March 29, 2011
Nathan Hurst, email@example.com, 573-882-6217
COLUMBIA, Mo. – With the U.S. housing market remaining stagnant, property owners are wary of anything that will make it difficult for them to sell their homes. A new legal device called a private transfer fee covenant, which requires property owners to pay a fee to the original developer when they sell their house, has concerned realtors and land title industry advocates that these fees might slow the recovery of the housing market. Wilson Freyermuth, the John D. Lawson Professor of Law and the Curators Teaching Professor at the University of Missouri School of Law and a real estate law expert, believes these transfer fee devices not only hurt the housing market, but the community as a whole.
Many housing developments have community association fees attached to each lot; these fees pay for neighborhood pools, parks, facilities, etc. The owner of the property is obligated to pay these fees and since they go toward the maintenance of shared facilities, they are commonly accepted as legitimate. However, some housing developers are now imposing private transfer fee covenants to land under new development. This covenant requires the owner of the property to pay the developer a fee (commonly, one percent of the sales price) every time the property is sold. For example, when owner A sells his house to owner B for $200,000, owner A must pay the developer a $2,000 fee. When owner B then sells the house five years later to owner C for $250,000, owner B must also pay the developer $2,500. This cycle can continue for as many as 99 years, depending on the language of the original covenant. Freyermuth says there are several reasons why these transfer fees should not be allowed.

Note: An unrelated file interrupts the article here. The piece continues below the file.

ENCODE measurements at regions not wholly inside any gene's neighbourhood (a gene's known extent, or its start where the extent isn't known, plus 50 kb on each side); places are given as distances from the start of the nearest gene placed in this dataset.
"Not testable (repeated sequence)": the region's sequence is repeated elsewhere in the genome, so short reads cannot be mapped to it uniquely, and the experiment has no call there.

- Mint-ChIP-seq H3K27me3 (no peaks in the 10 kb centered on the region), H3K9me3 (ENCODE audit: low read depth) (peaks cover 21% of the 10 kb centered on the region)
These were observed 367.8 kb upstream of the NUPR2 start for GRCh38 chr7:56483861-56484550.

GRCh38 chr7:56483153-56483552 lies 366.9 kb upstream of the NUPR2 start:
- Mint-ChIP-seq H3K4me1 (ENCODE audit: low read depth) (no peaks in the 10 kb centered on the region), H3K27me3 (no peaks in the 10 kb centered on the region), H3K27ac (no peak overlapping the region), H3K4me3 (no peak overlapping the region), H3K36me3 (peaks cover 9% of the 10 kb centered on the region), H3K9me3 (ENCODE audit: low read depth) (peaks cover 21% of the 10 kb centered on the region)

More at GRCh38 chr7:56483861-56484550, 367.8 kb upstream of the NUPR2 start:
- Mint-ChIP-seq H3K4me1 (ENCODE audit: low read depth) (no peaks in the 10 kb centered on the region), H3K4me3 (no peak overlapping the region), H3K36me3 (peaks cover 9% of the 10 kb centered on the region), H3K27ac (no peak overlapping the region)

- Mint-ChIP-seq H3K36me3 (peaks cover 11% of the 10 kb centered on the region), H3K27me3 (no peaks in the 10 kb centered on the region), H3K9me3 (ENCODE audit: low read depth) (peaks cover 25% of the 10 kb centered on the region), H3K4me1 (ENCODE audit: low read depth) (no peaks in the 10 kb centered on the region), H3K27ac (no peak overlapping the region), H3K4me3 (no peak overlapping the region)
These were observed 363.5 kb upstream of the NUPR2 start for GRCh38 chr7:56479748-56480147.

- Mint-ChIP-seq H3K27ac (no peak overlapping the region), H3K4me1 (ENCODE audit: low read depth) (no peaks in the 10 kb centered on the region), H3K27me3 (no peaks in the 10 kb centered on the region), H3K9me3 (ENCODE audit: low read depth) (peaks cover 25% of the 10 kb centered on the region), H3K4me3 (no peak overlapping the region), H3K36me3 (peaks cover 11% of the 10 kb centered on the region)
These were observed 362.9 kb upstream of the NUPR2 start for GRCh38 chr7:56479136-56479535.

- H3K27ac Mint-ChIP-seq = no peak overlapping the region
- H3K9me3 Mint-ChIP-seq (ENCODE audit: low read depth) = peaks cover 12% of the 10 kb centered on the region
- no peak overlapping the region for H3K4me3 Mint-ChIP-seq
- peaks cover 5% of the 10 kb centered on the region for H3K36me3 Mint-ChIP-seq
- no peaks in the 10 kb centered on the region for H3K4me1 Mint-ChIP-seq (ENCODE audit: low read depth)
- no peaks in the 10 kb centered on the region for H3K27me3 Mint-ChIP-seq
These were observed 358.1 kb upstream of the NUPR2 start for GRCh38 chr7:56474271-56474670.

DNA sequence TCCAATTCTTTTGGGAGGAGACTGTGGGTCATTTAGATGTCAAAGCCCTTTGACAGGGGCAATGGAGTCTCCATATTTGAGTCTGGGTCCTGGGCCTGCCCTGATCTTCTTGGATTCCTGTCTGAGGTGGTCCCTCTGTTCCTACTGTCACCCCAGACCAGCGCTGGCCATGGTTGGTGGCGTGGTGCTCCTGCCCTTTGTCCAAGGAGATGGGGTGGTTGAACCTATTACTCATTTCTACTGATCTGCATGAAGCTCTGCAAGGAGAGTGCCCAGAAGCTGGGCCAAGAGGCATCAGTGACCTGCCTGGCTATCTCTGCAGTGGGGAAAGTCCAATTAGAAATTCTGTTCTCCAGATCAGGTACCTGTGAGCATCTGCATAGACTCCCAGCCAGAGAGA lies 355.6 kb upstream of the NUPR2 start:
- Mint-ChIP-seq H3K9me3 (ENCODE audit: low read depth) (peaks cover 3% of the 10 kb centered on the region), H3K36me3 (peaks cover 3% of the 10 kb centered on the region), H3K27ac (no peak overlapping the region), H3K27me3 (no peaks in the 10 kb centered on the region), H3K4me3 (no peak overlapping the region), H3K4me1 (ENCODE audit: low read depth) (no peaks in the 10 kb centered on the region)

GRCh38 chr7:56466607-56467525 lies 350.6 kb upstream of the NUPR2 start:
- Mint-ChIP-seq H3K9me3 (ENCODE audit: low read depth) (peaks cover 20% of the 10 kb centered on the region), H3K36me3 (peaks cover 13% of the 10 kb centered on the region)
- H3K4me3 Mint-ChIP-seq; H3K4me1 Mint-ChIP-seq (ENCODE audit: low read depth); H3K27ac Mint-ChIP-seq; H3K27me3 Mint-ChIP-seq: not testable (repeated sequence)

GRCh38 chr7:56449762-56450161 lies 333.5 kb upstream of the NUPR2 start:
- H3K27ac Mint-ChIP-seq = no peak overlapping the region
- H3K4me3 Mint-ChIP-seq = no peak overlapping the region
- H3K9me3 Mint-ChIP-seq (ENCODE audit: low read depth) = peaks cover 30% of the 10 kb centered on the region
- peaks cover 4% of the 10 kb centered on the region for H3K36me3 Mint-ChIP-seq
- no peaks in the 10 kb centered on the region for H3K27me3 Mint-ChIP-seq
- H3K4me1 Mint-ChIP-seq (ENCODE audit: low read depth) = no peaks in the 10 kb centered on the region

“Private transfer fee covenants create an unjustified impediment to the transfer of real estate,” Freyermuth said. “Because the covenant imposes the obligation on the buyer to pay a transfer fee in the future, the buyer should insist upon paying less to acquire the property than if the buyer were obtaining an unrestricted title. Yet most consumers don’t have the financial sophistication to be able to price the effect of the covenant accurately, because they don’t know precisely when they might resell the land and how much it may appreciate in value in the future.”
Freyermuth also notes that these private transfer fee covenants can negatively affect an entire community, even those who are not obligated to pay any covenant.
“By lowering the value of the affected land, a private transfer fee covenant effectively decreases a county’s tax base by lowering taxable property values, and all without a vote of the affected county residents.”
As of early 2011, 15 states have adopted legislation to limit private transfer fees. Freyermuth is advising the American Land Title Association, which is working to introduce legislation in several more states to ban these types of private transfer fee covenants. So far in the 2011 session, bills have been introduced in at least 20 states, including Arkansas, Connecticut, Georgia, Idaho, Indiana, Michigan, Montana, Nebraska, Nevada, New Mexico, North Dakota, Oklahoma, Pennsylvania, Rhode Island, South Carolina, South Dakota, Tennessee, Virginia, Washington, and Wyoming. While many states are working to end these fees, Freyermuth says courts also should take part in limiting their enforcement when developers try to collect transfer fees.
“These covenants do not benefit ownership of land and are contrary to public policy,” Freyermuth said. “Courts should take this into account and refuse to enforce such covenants.
Freyermuth discussed the legal aspects of private transfer fee covenants, and provided model legislation to limit them, in the Real Property, Trust and Estate Law Journal.